2016 Record: 103-58
2016 Finish: 1st in MLB, 1st in NL
2016 in Review
The Professor taught summer school in 2016, y’all! Kyle Hendricks went 16-8 in 2016, hurling a league-best 2.13 ERA. Was Kyle Hendricks the #2 starter for the Cubs prior to the 2016 Season? No way, he was barely #3, but what Hendricks did was remove all doubt about his ability and his talent. Kyle Hendricks pitched the season of his life in 2016. Let’s look at Game 6 of the NLCS for example.
Kyle Hendricks threw the best game of his life twice in this series. The first time in Game 2, Hendricks made one big mistake and gave up a dinger to Adrian Gonzalez. Hendricks threw 5.1 innings of 3 hit baseball, but he did give out 4 free passes. Game 2 was all Kershaw and even though Hendricks pitched a very good game Kershaw pitched better. Hendricks would not be outdone when they returned to the Friendly Confines. Even though Andrew Toles got on base in the first at-bat of the night, every inning afterwards felt like a perfect game. Bring them up, sit them down, go back to the dugout. It was too easy for Hendricks. In one way, you could look at this game as how the Chicago Cubs beat Clayton Kershaw, but really what happened was that Kyle Hendricks obliterated the Los Angeles Dodgers. If the Dodgers could have gotten any kind of run support for Kershaw it may have been a different scenario, but the Dodgers were facing 26 year old Kyle Hendricks and he had No Hit Stuff. In Game 6, the better pitcher was wearing number 28.
The second thing Hendricks did on Saturday was equally as important but harder to execute. Hendricks was able to, by standing on his head, remove all doubt from the equation. What makes Game 6 so incredible is that when Hendricks came out of the game in the 8th you wanted him to stay in and see if he could get it done. Your brain starts telling you he can do it and what’s the worst that could happen, as if it were June 6th, and you’re facing the fucking Reds. Hendricks took the bat out of the Dodgers hands and the fear out of the crowd. And that is somethign no professor can teach, even the ones from Dartmouth.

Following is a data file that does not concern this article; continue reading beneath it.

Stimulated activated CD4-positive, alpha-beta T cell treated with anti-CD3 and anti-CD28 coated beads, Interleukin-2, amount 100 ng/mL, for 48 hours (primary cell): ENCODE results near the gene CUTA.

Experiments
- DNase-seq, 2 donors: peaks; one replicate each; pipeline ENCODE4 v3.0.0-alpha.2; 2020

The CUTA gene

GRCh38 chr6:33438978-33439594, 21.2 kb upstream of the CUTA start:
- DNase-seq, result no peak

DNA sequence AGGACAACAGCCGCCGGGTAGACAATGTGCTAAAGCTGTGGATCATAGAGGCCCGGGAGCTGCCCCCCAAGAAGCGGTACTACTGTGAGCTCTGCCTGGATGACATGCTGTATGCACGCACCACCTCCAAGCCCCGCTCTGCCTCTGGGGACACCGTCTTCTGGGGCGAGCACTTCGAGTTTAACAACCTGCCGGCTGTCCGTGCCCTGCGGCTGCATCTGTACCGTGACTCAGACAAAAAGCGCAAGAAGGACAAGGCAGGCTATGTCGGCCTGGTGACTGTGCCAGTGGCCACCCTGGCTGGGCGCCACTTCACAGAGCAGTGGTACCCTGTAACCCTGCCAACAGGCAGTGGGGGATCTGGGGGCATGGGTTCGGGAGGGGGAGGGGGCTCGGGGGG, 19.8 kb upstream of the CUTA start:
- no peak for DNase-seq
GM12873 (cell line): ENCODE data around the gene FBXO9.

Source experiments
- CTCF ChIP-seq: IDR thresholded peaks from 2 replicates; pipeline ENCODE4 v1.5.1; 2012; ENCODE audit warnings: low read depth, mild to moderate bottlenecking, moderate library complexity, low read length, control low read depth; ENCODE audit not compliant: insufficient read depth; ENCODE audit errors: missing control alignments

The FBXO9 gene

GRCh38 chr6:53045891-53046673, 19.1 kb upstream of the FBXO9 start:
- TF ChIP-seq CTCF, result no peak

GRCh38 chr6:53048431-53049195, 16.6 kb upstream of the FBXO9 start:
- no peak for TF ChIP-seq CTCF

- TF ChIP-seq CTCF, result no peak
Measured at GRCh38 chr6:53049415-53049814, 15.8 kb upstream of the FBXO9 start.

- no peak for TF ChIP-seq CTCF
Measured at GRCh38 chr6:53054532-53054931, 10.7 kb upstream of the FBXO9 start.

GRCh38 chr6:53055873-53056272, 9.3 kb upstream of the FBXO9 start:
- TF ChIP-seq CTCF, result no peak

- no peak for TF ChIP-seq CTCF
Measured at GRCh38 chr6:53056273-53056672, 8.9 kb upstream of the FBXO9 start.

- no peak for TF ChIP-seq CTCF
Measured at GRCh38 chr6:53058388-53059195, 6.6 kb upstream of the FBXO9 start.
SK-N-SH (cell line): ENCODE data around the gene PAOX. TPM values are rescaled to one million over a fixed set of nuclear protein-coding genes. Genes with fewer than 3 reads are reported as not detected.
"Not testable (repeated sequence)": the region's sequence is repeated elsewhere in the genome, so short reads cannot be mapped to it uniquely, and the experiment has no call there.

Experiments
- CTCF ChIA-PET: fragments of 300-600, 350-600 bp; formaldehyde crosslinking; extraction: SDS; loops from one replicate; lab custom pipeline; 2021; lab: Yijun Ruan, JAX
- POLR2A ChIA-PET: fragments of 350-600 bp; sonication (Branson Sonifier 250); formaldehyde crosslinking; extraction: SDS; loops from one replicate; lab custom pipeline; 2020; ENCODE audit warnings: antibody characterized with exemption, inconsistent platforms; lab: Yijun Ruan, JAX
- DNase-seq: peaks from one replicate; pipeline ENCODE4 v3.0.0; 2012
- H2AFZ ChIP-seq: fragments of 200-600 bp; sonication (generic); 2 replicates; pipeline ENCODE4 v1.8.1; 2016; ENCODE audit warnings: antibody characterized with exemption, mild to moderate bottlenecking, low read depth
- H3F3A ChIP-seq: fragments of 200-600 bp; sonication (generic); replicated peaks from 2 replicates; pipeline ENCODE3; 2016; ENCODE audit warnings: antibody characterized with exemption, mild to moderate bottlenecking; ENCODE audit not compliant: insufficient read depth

The offseason additions of Ben Zobrist and Jason Heyward only half came to fruition, as Heyward struggled to get even remotely close to his previous form. Hewyard was a shell of his former self in 2016. If you had told me that Jason Heyward would be in danger of being benched during a World Series run, I would have laughed in your goddamn face. That’s insane but was, unfortunately, the reality.
The other reality is that Jason Heyward and his .230 average are going to be making $28 million dollars in 2017. The other-other reality is that Heyward’s contract has no buyout at any point. So the actual reality is that Heyward needs to show up in 2017, or this could be the dark mark on Theo Epstein’s GM career.
The Chicago Cubs are standing on the brink of greatness, the beginning of a dynasty. Two-thirds of their World Series Starters are under the age of 27. This team is stacked and young. This is the 1998 Yankees: Part Two. We are not just witnessing a team break a 108-year-old curse, we’re watching a legendary squad come into their own before our eyes. The Cubs won the 2016 World Series. No one can take that away from them.
But teams are gonna try. The Cubs now have a target on their backs and there’s nothing more motivating than dethroning a potential dynasty. The Cubs are a powerful ball club, but the biggest giants fall the hardest.